4. Es falso que no hubiera otro sitio para aislar a reclusos peligrosos. En la Gran Joya invertimos una fortuna en un pabellón de extrema-seguridad –que hoy permanece vacío.

5. Es patente que el añadir instalaciones a una aislada base aero-naval representa un retroceso en nuestra política penitenciaria oficial, que ya ha sido divulgada a la comunidad internacional. Esta postula eliminar la presencia de cárceles dentro de instalaciones policiales –que hasta el Pentágono tiene por “militares en todo concepto, salvo en nombre”– para paulatinamente ir colocándolos bajo control exclusivamente civil. No es sano para Panamá, re-editar una concepción que mantiene a la población penal (y sus familiares) como mercado-cautivo para una corrupción atávica.

6. Almacenar seres humanos formalmente condenados en tales celdas (que son seis, por ahora…) hace mentís del anuncio oficial que serían instalaciones “transitorias”. O sea, sitios donde pernoctarían sospechosos capturados, rumbo hacia el Órgano Judicial al término de la distancia.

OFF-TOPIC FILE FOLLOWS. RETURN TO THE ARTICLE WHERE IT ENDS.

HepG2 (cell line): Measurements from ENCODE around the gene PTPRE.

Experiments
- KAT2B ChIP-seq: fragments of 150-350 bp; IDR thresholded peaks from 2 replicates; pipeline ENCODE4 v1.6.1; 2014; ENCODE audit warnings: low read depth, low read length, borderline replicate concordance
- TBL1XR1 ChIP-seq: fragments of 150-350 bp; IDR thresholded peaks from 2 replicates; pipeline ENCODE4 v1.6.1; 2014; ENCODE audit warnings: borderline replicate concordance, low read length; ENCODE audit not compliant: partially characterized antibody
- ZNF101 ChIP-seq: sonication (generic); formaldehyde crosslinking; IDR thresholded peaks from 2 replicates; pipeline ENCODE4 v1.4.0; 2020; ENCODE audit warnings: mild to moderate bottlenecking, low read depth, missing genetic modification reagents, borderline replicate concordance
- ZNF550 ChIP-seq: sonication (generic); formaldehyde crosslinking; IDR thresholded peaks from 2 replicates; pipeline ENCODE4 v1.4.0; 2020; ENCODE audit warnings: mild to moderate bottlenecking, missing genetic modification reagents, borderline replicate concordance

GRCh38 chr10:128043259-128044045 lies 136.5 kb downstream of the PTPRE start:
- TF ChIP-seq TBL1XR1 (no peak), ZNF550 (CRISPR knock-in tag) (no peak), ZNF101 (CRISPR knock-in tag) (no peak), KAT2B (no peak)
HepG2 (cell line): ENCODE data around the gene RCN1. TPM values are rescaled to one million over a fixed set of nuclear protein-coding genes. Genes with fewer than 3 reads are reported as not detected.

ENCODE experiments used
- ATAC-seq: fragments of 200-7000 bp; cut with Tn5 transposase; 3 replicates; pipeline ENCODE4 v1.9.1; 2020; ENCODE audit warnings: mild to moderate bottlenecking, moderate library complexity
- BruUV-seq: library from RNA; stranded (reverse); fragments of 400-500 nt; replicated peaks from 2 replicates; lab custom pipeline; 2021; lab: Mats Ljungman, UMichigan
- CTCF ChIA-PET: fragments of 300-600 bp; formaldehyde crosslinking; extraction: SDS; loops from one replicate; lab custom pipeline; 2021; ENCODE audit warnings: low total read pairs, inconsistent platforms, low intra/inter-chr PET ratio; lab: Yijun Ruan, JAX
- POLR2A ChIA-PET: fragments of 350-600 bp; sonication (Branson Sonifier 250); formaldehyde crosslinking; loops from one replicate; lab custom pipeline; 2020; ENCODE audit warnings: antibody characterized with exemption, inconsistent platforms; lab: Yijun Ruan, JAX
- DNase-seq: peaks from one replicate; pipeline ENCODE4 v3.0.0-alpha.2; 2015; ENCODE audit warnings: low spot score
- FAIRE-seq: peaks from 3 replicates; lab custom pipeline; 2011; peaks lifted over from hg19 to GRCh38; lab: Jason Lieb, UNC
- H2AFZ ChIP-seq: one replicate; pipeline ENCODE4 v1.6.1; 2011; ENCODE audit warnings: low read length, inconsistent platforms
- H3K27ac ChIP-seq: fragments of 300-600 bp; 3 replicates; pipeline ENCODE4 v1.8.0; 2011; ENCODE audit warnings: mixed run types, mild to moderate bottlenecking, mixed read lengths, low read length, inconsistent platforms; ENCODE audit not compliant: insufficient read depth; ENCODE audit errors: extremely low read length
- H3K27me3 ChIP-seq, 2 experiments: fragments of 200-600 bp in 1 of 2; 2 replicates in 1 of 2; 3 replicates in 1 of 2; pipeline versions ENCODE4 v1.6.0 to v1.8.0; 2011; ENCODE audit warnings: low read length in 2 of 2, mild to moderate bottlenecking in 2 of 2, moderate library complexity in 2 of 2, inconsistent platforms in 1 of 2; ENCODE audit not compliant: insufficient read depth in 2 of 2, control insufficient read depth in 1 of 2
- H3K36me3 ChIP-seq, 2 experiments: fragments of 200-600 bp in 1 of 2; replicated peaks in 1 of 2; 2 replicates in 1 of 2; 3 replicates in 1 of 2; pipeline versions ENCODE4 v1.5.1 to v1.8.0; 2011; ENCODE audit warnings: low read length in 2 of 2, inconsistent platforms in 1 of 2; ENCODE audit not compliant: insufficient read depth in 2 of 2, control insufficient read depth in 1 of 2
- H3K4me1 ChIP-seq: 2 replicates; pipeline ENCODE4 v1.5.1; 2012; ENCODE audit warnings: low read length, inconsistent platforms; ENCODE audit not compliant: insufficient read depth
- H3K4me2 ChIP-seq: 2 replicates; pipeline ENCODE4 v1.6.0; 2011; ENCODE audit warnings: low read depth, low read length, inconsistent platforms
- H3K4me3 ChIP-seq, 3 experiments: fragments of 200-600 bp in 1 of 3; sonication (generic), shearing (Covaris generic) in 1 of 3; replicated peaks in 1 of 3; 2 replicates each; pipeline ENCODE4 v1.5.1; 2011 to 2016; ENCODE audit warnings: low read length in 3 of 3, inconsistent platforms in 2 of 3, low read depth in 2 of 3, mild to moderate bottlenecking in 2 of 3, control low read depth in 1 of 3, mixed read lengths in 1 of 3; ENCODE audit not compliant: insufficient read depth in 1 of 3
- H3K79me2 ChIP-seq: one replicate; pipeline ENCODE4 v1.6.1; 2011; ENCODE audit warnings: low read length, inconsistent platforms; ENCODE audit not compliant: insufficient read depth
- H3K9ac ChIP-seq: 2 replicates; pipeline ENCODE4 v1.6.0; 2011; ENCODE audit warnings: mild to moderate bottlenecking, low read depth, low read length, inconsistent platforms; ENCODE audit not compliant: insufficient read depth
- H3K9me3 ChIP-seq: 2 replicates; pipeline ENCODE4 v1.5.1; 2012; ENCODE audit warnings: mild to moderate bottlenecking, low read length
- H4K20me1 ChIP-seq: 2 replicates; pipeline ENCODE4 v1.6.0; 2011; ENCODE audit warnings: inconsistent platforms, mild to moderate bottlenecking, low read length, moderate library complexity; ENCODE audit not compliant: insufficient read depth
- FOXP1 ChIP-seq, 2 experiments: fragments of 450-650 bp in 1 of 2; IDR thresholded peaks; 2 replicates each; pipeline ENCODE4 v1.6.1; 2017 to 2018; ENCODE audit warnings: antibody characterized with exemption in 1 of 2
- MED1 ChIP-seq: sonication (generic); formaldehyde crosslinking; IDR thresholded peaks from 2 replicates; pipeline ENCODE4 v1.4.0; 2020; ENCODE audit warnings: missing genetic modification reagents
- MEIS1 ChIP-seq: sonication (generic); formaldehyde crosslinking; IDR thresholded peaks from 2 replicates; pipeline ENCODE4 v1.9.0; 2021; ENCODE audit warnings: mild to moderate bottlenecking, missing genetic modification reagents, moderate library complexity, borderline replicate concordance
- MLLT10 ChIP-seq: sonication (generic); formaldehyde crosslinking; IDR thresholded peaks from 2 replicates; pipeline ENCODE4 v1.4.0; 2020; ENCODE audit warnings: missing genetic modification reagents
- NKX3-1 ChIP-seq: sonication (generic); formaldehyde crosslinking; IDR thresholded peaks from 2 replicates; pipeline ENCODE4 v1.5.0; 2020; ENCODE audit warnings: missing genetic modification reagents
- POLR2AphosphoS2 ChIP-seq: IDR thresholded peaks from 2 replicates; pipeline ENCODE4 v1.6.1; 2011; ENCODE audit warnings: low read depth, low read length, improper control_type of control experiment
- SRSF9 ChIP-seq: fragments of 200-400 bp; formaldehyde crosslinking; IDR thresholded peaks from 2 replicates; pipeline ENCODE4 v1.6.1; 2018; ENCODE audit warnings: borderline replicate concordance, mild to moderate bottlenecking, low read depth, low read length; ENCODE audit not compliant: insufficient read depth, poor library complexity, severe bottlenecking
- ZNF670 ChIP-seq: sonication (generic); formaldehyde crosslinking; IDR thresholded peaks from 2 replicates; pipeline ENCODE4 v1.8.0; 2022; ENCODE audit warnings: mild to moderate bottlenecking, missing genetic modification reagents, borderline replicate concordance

7. El señor Presidente, al menos titularmente Jefe de la Fuerza Pública, aún no ha reglamentado la frecuencia de inspecciones que efectuarían las autoridades civiles del Sistema Penitenciario en el ejercicio de sus funciones regulares, dentro de un sitio de defensa militar designado para operaciones internacionales conjuntas. Como se demuestra en Guantánamo, en el esquema legal norteamericano no cabría tal posibilidad. En el panameño –al menos teóricamente– sí.

8. El almacenar bajo el control (ilegal) de la Fuerza Pública a seres humanos no-procesados judicialmente, no solo lesiona la imagen democrática de un país donde las leyes las modificaría sólo el Órgano Legislativo –sino que deja en el mundo que nos mira el sinsabor que Punta Coco sería una re-edición de la infame Isla del Diablo francesa.

9. El haber consignado a cumplir su condena formal de 6 años al jefe de la banda “Calor-Calor” en la misma  Punta Coco a la que también se transfirió a quien encabeza su rival banda “Bagdad” propicia una plausible “solución”, como la que dio muerte hace varios años en La Joya al “Decapitador de Coiba”. Quien también fue evasor-frecuente de las cárceles panameñas. En su caso, a varios años aún no se ha determinado cómo ingresó a La Joya, el arma que lo ultimó en su propia celda.